There are two well-known strategies in Field Day communications. In the first, an operator sits on a frequency and lets people come to them. This is called, "Running". In the second the operator searches the bands for new contacts in a strategy called "Search and Pounce".

In prior times, this search for contacts was entirely "by ear". The operator would slowly scan a frequency band looking for people who happen to be transmitting at that moment AND who were also unoccupied. If they were busy in a conversation, a waiting line of those ready to pounce would form, adding to the cacophony of noise.

The advent of Software Defined Radio is changing this hit and miss style of brute force search into a more deterministic process, at least, that is my current working belief.

The waterfall displays of SDR (shown above) enables us, at a glance, to observe all the traffic that is in play, "by eye". We can then select potential contacts using criteria such as signal strength and operator consistency. But for operators who have spent years training their ears, change can be hard!

Besides showing all available traffic instantaneously, waterfall displays show how busy the band is, and also how good signal propagation conditions are. These conditions can vary significantly over the course of the day, and over longer time frames due to solar effects on the ionosphere which has its own "weather".

Limitations of Previous Attempts

In my efforts last year to implement SDR Signal Spotting or "fish finding" four limitations were encountered.

  1. The SDR hardware required an additional computer and source of power.
  2. The SDR loop antenna characteristics did not match those of the main radios which used an antenna called a G5RV. This meant the SDR operator and the contact operators were hearing and seeing completely different views of the signal space. Using a duplicate G5RV's for the SDR was likely to fry the SDR receiver and possibly its host computer due to the strength of nearby transmissions.
  3. Even with a different antenna, transmission by any local Field Day operator would completely swamp the SDR input during the call. For those operating in digital modes, their local output obliterated all incoming signals about half the time, significantly limiting the usefulness of the signal spotter to less than a 50% duty cycle.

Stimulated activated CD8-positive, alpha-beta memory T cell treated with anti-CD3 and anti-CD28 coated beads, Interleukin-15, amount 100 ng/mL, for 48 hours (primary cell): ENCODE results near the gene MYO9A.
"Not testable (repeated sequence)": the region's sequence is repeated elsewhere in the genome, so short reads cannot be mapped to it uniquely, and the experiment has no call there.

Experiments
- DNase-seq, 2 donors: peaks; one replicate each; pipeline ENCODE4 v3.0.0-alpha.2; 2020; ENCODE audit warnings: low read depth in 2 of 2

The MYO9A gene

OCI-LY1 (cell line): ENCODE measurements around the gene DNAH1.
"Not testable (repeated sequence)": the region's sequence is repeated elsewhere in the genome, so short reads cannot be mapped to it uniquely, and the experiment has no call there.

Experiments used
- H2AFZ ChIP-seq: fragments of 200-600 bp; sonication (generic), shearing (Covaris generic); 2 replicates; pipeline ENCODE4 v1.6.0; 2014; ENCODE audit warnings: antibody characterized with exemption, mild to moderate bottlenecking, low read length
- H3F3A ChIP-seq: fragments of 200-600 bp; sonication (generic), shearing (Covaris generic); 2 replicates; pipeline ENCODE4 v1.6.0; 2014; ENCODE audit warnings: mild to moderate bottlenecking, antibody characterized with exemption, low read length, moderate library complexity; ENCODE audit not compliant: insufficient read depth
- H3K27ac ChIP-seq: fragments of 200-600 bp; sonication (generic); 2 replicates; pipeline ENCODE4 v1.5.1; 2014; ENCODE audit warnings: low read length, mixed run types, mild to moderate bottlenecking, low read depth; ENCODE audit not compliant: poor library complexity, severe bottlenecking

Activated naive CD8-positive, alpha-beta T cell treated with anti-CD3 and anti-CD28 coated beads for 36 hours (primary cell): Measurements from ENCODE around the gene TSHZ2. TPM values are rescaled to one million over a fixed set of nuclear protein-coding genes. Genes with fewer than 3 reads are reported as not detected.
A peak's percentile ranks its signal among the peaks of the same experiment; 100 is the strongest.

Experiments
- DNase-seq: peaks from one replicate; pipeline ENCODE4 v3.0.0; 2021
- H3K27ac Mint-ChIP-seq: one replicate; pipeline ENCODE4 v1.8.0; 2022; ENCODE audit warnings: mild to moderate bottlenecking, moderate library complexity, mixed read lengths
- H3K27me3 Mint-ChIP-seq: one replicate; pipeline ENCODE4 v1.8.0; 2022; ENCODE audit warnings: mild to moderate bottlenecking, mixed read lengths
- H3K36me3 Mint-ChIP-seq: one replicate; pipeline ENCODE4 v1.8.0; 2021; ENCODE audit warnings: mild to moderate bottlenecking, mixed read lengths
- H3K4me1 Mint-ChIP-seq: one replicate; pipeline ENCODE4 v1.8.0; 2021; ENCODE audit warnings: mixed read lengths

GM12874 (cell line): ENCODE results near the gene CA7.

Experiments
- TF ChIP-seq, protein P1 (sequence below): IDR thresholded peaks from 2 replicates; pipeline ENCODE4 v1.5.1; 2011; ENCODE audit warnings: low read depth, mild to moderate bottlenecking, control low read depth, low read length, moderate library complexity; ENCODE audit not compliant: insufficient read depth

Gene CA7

4. Traditional operators like to search "by ear" rather than using the SDR to search "by eye". Initially operators would be enthusiastic, but under the grind of a long field day, they would revert to habits honed over long years of operating.

A New Approach Based on WebSDR

In an attempt to overcome these limitations a different approach was taken this year. This attempt was greatly facilitated by Tim Lee and John Nordlund. Tim is a Marlboro man of amateur radio appearing at the most helpful of moments. John is an encyclopedia of radio and electronics knowledge, which is dispensed on demand to those like me who were under the mistaken belief that they already knew something. Most of the time some unanticipated nuance is learned.  I had initially planned on running the SDR from my home, and remotely monitoring the signal landscape using an internet link. But Tim and John had suggested I could use WebSDR which would enable me to monitor our signals from several geographically distributed locations. It took me awhile to parse their suggestion into a form I could use, but this approach proved most effective and possibly revolutionary. Further, it has significant headroom for future improvement. It could change amateur radio.